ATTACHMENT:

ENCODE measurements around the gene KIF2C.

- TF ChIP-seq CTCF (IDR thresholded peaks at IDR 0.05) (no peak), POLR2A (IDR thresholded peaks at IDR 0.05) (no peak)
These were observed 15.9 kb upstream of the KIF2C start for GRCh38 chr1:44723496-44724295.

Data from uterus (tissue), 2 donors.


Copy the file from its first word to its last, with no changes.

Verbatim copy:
ENCODE measurements around the gene KIF2C.

- TF ChIP-seq CTCF (IDR thresholded peaks at IDR 0.05) (no peak), POLR2A (IDR thresholded peaks at IDR 0.05) (no peak)
These were observed 15.9 kb upstream of the KIF2C start for GRCh38 chr1:44723496-44724295.

Data from uterus (tissue), 2 donors.